The Production Line

It's Boom Time at the Columbia, Juilliard, and NYU Playwriting Programs

Machado would probably also side against the guru approach; he routinely hires adjunct professors (this year Pugliese and Kelly Stuart) who possess writing and teaching styles markedly different from his own. Otherwise, his program— which accepted eight students this year—is as different from NYU and Juilliard as can be. "I found it frustrating the way playwriting was being taught in general," says Machado, "which was, 'Go home, write a scene, and we'll critique it.' " That was basically the Columbia format before he took over in 1997. "I didn't like the way a judgment is put on the writing before they get a chance to experiment."

Influenced by his own tutelage under Maria Irene Fornes, Machado puts his first-year students through a series of Stanislavsky-flavored writing exercises. Student Rogelio Martinez described one, in which he was to remember a room he wasn't allowed to enter as a child; he then had to place the character he was currently creating in front of that door and let him open it.

"I think playwrights tend to exist in the mind and we overthink things," says Heather Hill, another Columbia grad. "[Machado's] exercises are about getting both your mind and body together, to make you a complete person."

Columbia’s Eduardo Machado: "I found it frustrating the way playwriting was being taught."
Photo by Michael Sofronski
Columbia’s Eduardo Machado: "I found it frustrating the way playwriting was being taught."

Though varied in character, NYU, Juilliard, and Columbia do have some commonalities. Each provides students with access to the universities' acting programs and stress the importance of having playwrights hear their words spoken by skilled performers. And all three, to varying degrees, act as a practical conduit to the theater community.

"We have 50, 60 producing entities in and outside New York that have been taking our students for a long time," boasts Dickerman. "We want our graduates to have a certain amount of professional polish. So, we set up jobs for them in the real world, working in a literary manager's office, working as a production assistant, working in the development office of a film producer."

At Juilliard, the school year ends with a "Playwrights Night," in which the writers present 20 to 30 minutes of their work before an audience of invited agents, literary managers, and other industry professionals. "It's like the debutante ball, our coming-out party," jokes Goldfarb—and many of the belles find nonprofit partners. Though casual observers may think that Juilliard has a set of hot-line phones marked "MTC," "Playwrights Horizons," and "Blue Light," few affiliated with the program believe there is any direct connection between a Juilliard certificate and professional favor.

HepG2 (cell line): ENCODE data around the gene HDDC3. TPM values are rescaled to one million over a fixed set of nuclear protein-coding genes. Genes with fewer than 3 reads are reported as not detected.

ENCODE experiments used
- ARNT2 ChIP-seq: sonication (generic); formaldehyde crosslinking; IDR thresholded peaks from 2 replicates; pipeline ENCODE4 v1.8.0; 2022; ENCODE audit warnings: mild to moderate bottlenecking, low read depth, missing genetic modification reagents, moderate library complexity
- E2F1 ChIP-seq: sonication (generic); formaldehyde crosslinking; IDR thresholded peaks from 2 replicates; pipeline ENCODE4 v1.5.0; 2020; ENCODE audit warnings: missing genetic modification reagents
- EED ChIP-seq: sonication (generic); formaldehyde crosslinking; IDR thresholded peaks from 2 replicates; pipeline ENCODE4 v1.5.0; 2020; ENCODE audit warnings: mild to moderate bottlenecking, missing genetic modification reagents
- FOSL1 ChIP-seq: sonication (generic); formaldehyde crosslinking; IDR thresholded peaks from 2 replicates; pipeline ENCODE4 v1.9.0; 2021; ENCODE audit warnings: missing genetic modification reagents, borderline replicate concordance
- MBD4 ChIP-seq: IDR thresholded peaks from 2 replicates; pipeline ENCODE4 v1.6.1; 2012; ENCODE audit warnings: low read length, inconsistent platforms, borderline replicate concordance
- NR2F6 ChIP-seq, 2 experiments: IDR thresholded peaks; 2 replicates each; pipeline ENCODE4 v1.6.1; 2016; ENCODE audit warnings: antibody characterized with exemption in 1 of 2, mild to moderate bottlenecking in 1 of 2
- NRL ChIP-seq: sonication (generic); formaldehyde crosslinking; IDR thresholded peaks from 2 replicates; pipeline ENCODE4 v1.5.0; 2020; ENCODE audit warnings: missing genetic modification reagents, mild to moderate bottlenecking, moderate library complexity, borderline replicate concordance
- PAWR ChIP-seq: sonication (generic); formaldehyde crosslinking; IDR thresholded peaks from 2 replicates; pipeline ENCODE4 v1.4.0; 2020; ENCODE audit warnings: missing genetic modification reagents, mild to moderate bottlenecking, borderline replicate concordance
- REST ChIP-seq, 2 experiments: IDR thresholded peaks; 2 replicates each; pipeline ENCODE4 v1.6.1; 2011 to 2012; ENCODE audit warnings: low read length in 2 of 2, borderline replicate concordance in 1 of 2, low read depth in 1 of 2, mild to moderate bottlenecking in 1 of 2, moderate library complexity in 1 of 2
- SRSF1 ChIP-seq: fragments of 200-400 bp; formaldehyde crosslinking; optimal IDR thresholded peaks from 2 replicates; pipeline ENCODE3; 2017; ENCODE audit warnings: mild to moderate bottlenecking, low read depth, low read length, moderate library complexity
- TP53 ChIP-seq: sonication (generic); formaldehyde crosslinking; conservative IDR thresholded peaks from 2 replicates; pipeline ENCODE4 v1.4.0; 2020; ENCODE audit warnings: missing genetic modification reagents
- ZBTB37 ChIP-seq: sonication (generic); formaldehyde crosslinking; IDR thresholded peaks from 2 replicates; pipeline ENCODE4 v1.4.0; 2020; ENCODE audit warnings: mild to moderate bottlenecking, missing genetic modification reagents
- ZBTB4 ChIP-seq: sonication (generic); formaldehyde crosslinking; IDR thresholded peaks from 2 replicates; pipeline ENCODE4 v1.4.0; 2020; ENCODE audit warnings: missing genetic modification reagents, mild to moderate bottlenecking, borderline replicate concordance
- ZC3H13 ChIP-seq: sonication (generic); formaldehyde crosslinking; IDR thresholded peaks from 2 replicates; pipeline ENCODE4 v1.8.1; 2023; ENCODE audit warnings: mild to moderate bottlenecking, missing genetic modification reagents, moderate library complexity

"I don't think Juilliard gives you a free ticket to the front of the line," argues Lindsay- Abaire. "No way is that true." Yet others eagerly embrace the idea of a grad-school fast track. "It's become a given that you need to go," says Jerome Hairston, a Columbia student. "After college, you automatically start thinking of graduate programs. Those are the steps of being a professional playwright. If somebody wants to find a writer at all, that's where they have to go."

Machado, too, tries to give his graduates a leg up by making calls and connections for them. But he worries that this vocational aspect is overshadowing the central reason dramatists go to school: to become better writers. "I think the rest of [the programs] are much more product oriented—meaning, 'Get an Agent. Be Famous.' Which is sort of leading people down the garden path, because playwriting doesn't work that way. It's 'Be' and then maybe somebody will notice you. To present it in any other way is dishonest."

Lonergan doesn't believe that theaters are plucking students hot off the commencement dais, but neither does he discount the networking web the schools engender. "In order to get your work done, you have to know people," he says. And attending one of these programs is "a really good way to get to know people. I don't think anyone in the theater world reads a play and decides it's better or worse based on one of these programs. But to get people to read your plays, you have to know who they are and they have to know you. And having gone to one of these schools is the only way to do that, unless you're just super sociable."

Finally, there's the opinion that this theatrical flowering is simply the result of good young playwrights connecting with accomplished teachers and together producing valuable new work.

"It just speaks to the talent that's out there," contends Martinez. "Playwrights are taking their time. They're going into these graduate programs and being mentored by really good writers. These writers really do take care of their students. There's an investment put into these students that's wonderful to see." More likely than not, the dividends will grace New York stages for some time to come.

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